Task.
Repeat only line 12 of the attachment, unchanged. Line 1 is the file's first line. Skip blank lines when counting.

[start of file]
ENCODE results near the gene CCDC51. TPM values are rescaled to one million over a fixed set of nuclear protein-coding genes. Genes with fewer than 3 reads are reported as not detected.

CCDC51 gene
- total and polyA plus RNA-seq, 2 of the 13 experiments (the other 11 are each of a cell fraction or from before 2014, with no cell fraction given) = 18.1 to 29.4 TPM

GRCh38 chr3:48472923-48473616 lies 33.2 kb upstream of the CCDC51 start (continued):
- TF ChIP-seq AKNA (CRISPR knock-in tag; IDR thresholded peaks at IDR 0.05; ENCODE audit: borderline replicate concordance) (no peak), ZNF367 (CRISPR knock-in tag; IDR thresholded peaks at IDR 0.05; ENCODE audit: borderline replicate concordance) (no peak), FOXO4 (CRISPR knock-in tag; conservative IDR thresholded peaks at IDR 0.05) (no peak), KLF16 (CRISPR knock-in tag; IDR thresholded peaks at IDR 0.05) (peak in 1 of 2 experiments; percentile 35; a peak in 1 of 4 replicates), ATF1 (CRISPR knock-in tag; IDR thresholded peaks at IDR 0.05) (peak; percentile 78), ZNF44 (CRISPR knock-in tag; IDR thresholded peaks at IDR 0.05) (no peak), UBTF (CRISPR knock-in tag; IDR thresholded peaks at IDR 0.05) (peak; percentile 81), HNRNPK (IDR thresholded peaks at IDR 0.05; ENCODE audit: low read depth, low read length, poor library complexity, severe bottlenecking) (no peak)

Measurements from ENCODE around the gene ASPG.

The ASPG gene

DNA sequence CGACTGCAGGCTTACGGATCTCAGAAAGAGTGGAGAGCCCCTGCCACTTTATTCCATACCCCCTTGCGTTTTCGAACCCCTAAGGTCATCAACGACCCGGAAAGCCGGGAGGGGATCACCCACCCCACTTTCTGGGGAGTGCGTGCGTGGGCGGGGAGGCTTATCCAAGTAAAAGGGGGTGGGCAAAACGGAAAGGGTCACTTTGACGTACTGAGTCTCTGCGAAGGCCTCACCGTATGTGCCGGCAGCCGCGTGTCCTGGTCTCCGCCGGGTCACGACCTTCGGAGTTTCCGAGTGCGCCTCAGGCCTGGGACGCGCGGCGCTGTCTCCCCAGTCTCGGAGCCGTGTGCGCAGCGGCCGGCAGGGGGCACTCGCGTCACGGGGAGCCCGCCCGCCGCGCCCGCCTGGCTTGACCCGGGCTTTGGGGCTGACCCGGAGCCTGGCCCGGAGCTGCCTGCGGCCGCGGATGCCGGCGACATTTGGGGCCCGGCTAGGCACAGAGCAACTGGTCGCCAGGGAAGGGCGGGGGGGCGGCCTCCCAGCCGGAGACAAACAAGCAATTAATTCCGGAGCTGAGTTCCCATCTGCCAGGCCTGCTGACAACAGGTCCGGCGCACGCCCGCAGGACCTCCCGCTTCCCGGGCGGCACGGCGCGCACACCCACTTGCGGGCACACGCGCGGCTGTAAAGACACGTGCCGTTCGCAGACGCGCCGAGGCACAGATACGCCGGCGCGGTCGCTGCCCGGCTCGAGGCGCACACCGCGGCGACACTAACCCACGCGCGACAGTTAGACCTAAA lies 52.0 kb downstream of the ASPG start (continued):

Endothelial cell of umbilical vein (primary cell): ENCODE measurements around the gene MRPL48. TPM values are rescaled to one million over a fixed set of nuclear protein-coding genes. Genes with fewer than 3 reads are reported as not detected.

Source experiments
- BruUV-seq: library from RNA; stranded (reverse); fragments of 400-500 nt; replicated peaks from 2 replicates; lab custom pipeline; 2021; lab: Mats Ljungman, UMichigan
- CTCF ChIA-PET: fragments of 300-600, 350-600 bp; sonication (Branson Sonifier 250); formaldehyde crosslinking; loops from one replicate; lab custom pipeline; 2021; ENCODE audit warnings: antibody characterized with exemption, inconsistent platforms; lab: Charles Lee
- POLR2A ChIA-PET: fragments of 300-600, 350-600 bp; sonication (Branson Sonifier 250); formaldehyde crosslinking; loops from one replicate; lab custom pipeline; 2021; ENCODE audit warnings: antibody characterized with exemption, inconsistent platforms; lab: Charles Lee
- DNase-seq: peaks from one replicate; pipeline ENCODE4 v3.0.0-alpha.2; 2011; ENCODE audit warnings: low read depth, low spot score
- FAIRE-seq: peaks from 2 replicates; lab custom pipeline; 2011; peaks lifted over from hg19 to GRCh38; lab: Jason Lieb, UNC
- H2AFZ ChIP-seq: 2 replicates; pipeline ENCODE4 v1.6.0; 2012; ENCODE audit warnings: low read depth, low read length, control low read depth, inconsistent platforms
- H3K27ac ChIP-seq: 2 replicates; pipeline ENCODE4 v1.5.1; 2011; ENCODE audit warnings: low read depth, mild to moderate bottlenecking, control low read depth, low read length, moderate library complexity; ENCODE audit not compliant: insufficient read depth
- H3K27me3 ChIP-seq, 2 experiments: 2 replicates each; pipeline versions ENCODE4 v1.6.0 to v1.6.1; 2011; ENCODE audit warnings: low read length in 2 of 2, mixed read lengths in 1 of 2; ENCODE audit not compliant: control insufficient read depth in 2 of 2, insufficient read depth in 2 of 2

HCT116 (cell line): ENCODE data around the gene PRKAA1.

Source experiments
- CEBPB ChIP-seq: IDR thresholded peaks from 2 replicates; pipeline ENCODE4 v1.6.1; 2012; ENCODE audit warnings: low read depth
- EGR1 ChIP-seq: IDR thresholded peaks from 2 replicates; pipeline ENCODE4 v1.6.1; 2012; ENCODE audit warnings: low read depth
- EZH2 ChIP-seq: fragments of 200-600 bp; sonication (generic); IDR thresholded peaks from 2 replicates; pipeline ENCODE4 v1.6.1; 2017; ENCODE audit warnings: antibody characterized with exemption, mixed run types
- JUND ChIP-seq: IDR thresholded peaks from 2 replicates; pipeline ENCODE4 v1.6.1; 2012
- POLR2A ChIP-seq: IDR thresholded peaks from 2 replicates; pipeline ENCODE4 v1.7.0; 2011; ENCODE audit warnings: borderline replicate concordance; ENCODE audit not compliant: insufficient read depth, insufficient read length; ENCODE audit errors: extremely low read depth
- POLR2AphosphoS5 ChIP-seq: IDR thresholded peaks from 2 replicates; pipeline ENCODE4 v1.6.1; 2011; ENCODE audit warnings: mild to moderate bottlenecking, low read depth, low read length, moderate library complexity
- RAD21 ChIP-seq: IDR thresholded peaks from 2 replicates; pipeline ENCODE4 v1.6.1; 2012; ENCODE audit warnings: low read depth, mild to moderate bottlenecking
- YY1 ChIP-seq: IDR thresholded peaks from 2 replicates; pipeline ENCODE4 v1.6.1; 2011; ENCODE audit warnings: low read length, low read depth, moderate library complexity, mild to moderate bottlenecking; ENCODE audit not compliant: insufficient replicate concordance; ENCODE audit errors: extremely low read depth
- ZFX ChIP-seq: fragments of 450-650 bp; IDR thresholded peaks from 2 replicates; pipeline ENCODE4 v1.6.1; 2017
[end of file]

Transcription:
- CTCF ChIA-PET: fragments of 300-600, 350-600 bp; sonication (Branson Sonifier 250); formaldehyde crosslinking; loops from one replicate; lab custom pipeline; 2021; ENCODE audit warnings: antibody characterized with exemption, inconsistent platforms; lab: Charles Lee